Is the war in Iraq weakening our military?
Don't Panic!... Your war questions answered
Yes, but not in all of the ways you might think.
CBS News, now celebrating three consecutive months without airing any forged documents, recently reported that 5,500 U.S. soldiers have deserted the armed forces since the war in Iraq started. The desertions are the result of opposition to the war in Iraq and anger about poor equipment and training.
Typical of the "angry at the war" people is Spc. Jeremy Hinzman. He joined the 82nd Airborne in January 2001 and served in Afghanistan. However, he thinks that the war in Iraq is illegal and unnecessary, so he moved to Canada rather than ship off to Iraq.
In a statement indicating that Hinzman might not be a strong reader, he explained, "I had signed a contract for four years. I was totally willing to fulfill it. Just not in combat arms jobs."
Spc. Joseph Jacobo has a more sympathetic story. The man spent much of his adult life in the military, including six years in the Marines. He then joined the National Guard, he says, specifically to fight in Iraq. However, he ditched his California National Guard post because he says that nobody at his Texas training base could adequately fix his rifle. He's one of those picky soldiers who thinks that the military is, at the very least, obliged to give him a working weapon before sending him to war.
One thing the CBS News story didn't emphasize, though - 5,500 isn't a lot of desertions. According to the Pentagon, desertions are actually declining. The military's largest branch, the Army, counted about 4,500 desertions in 2001. There were fewer than 3,000 in 2004.
The military's biggest Iraq-related structural problems are recruitment and retention. The Army Reserve's commander, Lt. Gen. James Helmly, warned the Army chief of staff last month that lengthy, dangerous deployments are turning the Army Reserves into a "broken force."
Reservists and National Guard members have careers outside the military. Many of them signed up back in the days when the Army ran ads calling reservists and guardsmen "weekend warriors." Thanks to the poorly planned Iraq war, tens of thousands of reservists and guardsmen can expect to spend 24-month-long weekends in Iraq. Close to 40 percent of our forces in Iraq belong to the National Guard and Reserves. That they're poorly equipped and generally treated second-class by the Pentagon adds insult to injury.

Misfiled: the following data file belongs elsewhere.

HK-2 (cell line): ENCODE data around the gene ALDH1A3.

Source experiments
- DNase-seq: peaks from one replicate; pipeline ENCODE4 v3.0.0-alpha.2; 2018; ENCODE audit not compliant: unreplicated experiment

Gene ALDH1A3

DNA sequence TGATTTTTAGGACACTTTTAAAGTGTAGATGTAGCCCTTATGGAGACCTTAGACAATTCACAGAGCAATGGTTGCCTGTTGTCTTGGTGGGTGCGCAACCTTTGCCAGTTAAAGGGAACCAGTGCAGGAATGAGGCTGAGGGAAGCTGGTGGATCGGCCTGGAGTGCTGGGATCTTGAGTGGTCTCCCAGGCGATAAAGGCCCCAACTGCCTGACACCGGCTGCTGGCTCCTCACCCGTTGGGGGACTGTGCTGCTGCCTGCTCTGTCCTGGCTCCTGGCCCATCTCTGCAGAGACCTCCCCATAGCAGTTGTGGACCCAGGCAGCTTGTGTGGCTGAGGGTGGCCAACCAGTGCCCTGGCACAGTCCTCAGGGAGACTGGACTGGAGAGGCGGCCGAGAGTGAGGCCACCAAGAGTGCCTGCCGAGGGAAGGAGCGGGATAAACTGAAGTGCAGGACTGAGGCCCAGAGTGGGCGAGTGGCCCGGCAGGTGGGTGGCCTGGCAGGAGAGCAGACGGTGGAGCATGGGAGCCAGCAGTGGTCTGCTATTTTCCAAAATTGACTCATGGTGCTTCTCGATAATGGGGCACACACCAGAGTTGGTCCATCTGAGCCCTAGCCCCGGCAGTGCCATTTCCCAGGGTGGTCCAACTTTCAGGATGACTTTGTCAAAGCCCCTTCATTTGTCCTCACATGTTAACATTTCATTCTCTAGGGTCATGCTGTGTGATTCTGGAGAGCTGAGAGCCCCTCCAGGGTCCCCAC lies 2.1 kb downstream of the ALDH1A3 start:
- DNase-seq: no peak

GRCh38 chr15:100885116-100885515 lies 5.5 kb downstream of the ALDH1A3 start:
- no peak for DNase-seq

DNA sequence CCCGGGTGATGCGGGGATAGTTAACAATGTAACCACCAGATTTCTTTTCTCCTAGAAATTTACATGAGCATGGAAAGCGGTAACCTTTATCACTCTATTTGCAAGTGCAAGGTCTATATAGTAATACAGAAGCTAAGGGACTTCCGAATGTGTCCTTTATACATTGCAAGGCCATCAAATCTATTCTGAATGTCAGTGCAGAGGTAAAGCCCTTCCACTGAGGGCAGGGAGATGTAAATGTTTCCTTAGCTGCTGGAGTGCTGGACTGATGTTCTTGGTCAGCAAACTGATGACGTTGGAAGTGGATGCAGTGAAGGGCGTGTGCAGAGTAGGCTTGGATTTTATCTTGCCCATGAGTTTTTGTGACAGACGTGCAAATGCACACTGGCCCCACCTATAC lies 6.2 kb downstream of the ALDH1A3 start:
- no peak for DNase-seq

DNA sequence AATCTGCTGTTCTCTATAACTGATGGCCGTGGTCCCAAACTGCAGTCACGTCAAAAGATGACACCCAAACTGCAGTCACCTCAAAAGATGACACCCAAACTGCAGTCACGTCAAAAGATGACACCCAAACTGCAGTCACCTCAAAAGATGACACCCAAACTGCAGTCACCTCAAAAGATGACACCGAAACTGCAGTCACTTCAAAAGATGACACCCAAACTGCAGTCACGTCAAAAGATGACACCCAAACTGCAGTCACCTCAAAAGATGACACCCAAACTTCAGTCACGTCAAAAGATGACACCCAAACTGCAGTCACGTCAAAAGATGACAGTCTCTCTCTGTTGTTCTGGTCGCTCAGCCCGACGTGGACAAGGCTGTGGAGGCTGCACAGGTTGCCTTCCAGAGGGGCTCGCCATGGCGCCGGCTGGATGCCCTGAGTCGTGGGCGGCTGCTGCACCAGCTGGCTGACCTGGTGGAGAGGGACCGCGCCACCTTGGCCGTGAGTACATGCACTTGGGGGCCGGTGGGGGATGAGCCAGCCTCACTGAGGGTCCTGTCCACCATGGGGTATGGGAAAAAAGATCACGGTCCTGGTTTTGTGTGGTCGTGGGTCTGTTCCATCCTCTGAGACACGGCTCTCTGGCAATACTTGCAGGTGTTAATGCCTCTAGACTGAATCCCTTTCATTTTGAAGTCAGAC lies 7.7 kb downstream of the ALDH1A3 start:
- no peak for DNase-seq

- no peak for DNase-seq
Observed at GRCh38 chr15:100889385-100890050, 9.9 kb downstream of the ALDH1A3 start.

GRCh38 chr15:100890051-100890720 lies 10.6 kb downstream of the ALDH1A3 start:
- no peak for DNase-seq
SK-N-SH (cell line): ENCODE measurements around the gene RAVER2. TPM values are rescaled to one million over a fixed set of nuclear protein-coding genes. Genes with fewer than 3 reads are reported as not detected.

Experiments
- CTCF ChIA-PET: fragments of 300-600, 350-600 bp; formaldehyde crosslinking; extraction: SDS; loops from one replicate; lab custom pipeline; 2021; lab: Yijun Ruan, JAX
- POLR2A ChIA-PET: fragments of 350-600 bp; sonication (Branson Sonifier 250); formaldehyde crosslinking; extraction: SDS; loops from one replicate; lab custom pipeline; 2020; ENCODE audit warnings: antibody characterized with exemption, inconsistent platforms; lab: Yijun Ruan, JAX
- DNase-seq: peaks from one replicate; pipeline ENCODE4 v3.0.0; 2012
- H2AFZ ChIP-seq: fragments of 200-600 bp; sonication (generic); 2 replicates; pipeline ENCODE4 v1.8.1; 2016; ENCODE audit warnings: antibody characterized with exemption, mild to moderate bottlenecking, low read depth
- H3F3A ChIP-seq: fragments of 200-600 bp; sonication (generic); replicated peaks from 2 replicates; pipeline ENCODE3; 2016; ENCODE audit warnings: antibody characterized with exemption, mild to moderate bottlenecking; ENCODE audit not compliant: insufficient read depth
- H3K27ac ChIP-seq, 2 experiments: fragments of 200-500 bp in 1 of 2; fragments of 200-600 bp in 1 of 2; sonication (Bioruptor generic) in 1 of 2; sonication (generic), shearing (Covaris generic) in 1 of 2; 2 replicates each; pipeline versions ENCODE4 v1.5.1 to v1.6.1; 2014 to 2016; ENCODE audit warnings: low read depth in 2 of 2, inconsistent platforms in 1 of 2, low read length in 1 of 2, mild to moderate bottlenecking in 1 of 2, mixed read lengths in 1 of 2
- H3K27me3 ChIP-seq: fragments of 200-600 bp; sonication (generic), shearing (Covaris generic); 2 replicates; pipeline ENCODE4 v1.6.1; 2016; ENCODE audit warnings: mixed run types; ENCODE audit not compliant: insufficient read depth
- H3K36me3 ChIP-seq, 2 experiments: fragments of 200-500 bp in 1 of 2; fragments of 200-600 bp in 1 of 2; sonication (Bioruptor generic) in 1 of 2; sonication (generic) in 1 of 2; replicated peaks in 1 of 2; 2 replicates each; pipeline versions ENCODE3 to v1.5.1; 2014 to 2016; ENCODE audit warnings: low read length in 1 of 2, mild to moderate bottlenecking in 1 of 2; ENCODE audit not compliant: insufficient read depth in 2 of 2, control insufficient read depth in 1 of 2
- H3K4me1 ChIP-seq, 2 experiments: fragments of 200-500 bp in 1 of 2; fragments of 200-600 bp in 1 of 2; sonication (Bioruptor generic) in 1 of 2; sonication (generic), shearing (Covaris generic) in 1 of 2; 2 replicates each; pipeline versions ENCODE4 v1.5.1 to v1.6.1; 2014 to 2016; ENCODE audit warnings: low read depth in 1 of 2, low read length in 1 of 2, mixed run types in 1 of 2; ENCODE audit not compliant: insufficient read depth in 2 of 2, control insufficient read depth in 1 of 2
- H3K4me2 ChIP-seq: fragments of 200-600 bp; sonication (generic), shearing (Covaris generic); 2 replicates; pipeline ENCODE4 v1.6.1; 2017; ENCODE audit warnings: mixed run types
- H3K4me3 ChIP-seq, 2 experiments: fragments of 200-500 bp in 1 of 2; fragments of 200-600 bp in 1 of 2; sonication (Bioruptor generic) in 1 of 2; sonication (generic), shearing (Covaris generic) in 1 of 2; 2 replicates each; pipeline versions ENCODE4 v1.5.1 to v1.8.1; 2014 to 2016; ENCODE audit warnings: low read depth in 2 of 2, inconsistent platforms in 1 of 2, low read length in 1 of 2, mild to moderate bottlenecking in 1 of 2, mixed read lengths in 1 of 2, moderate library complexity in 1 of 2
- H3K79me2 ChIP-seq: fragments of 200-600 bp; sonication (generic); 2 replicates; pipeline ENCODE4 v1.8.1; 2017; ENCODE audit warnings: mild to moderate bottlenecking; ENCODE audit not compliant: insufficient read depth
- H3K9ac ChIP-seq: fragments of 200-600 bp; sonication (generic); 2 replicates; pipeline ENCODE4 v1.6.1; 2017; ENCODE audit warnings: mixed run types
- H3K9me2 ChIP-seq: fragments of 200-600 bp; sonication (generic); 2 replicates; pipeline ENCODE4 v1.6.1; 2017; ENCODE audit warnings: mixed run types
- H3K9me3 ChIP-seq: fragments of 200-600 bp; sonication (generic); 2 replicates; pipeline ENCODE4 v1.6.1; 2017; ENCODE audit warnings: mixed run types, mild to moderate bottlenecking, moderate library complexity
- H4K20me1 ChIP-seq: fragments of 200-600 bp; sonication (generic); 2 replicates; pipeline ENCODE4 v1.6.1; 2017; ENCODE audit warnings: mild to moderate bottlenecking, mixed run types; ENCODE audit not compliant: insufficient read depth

Not surprisingly, recruitment levels for both the Army Reserve and the National Guard are declining. One of the most interesting (and alarming) statistics I've found is the dramatic drop in the number of black recruits. Since 2001, the number of African-American recruits has dropped from 22 percent to 15 percent.
Just a thought, America, but if we want to avoid a military draft, we need to work harder at not alienating African-Americans who, in the past, have comprised nearly 25 percent of our military. A good first step would be punishing politicians who flirt with or are ambivalent to racism. Let's start with firing the genius who invited sentimental segregationist Sen. Trent Lott of Mississippi to emcee President Bush's second inauguration. Raising symbolic middle fingers at African-Americans during important government ceremonies doesn't really encourage them to risk their lives in the military.
Another solution to the personnel shortfall would be changing the Pentagon's policy on gay and lesbian service. Aaron Belkin, the director of the Center for the Study of Sexual Minorities in the Military (at the University of California at Santa Barbara, of course), says that, on average, three to four gays and lesbians have been kicked out of the military every day for the past decade because of their sexual preference. Three per day for a decade is 10,950, and that's not even counting leap years!
I'm no Napoleon or Patton or anything, but it seems to me that gays and lesbians would be ideal candidates for service in Iraq. They love traveling and, since they aren't permitted to marry, they don't have any spouses to leave behind. Gay people have done a great job fixing up my violent, rundown neighborhood. I'm sure they'd work wonders rebuilding Iraq.